Chemical Tools and Techniques

Because lantibiotics are gene-encoded antimicrobials, genetic, molecular biology, and protein chemistry techniques have been used traditionally to explore their structure and biosynthesis. These approaches include gene deletions and disruptions, and in vivo and in vitro site-directed mutagenesis. The following sections will detail more recent tools used in various aspects of lantibiotic research with an emphasis on chemical biology techniques.



Until recently, the discovery of new lantibiotics relied on the painstaking isolation and purification of compounds that exhibited bactericidal activity from the producer strains. Characterization of those isolates by amino acid analysis, and in some cases determination of their structure by NMR spectroscopy would classify them as a lantibiotic. More recently, the advent of bioinformatics has provided another avenue to discover new lantibiotics by scanning the ever-increasing number of fully sequenced genomes for genes homologous to known lantibiotic producing genes. The two-component lantibiotic haloduracin was discovered in this way (17, 22).


Structure determination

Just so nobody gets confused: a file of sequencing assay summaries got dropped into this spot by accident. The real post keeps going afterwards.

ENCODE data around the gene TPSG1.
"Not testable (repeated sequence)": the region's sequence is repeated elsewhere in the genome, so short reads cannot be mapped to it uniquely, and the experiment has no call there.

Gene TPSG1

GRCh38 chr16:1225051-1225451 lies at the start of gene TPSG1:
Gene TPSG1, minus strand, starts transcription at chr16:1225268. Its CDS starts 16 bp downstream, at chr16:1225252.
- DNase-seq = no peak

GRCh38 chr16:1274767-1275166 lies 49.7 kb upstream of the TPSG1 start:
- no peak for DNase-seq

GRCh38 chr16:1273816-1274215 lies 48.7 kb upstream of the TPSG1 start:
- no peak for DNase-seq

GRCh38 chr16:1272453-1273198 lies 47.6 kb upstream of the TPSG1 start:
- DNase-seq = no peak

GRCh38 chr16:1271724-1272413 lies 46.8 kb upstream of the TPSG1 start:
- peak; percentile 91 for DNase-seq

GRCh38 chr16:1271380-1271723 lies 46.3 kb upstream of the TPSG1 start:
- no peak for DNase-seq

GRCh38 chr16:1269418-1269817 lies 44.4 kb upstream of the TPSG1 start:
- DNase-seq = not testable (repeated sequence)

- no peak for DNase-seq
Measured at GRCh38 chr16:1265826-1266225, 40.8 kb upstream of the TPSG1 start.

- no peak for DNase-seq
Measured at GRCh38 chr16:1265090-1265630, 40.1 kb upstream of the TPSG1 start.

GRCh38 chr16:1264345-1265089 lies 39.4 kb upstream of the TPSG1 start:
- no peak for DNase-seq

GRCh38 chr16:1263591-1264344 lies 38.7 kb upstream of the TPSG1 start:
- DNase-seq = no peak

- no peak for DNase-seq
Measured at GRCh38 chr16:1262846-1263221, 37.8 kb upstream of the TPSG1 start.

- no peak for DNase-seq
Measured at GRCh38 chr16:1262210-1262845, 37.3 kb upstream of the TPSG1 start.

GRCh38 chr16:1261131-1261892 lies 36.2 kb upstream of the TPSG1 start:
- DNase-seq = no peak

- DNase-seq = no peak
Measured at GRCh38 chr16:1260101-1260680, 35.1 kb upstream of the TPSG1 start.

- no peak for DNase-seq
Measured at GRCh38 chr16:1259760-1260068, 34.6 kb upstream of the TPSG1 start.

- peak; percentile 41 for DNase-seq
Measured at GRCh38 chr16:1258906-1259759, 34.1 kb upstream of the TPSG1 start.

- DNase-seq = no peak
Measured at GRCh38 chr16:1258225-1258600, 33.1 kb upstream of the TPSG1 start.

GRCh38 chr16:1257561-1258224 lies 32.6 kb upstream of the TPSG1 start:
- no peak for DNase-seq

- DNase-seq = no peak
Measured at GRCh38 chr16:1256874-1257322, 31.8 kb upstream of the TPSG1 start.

Over the years, several techniques have been developed to elucidate the structure of a new lantibiotic. The extensive posttranslational modifications limit Edman degradation to a stretch of amino acids from the N-terminus to the first modification. Various chemical derivatization techniques have been used to allow continuation of the sequence and to reveal the position of the posttranslationally modified residues. Originally, these techniques relied on treatment with ethanethiol under highly basic conditions that result in elimination reactions of the thioethers and addition of ethanethiol to both the resulting dehydroamino acids and the dehydrated residues already present in the parent structure. More recently, the structural determination of the LtnA1 and LtnA2 peptides of lacticin 3147 was aided by a novel method that involves nickel boride (Ni2B), an in situ generated hydrogenation and desulfurization catalyst (23). First, the N-terminal 2-oxobutyryl residue and the Dhb at position 2 of LtnA2 (see Fig. 1b) were removed by treatment with 1,2-diaminobenzene in aqueous acetic acid. Subsequent treatment with Ni2B in the presence of NaBD4 in CD3OD/D2O resulted in the incorporation of a single deuterium at the β-carbon of each residue that was involved in a (methyl)lanthionine linkage. Deuterium atoms are introduced at both the a- and β-carbon of dehydro amino acids, which allows distinction between (Me)Lan and Dha/Dhb that was not possible with the ethanethiol method. Both approaches are unable to determine the thioether ring topology, however, and modern NMR techniques and in some select cases tandem mass spectrometry have been used for this task. It should be noted that the thioether linkages restrict the use of tandem mass spectrometry methods to linear stretches of amino acids within the lantibiotics, because fragmentation within a ring does not result in fragment peptides (17). However, when tandem MS techniques are used in combination with site-directed mutagenesis to remove one or more rings from the parent structure, it offers a highly valuable approach to establish ring topology and requires much less material than NMR studies (16). None of these techniques can establish the stereochemistry of the methyllanthionines with absolute confidence. In early studies, this stereochemistry was established for a select few lantibiotics by comparison to chemically synthesized standards in combination with gas chromatography using chiral stationary phases. The stereochemistry determined in these early studies is assumed to be the same for lantibiotics that were discovered and characterized subsequently, but for most members this supposition has not been confirmed experimentally.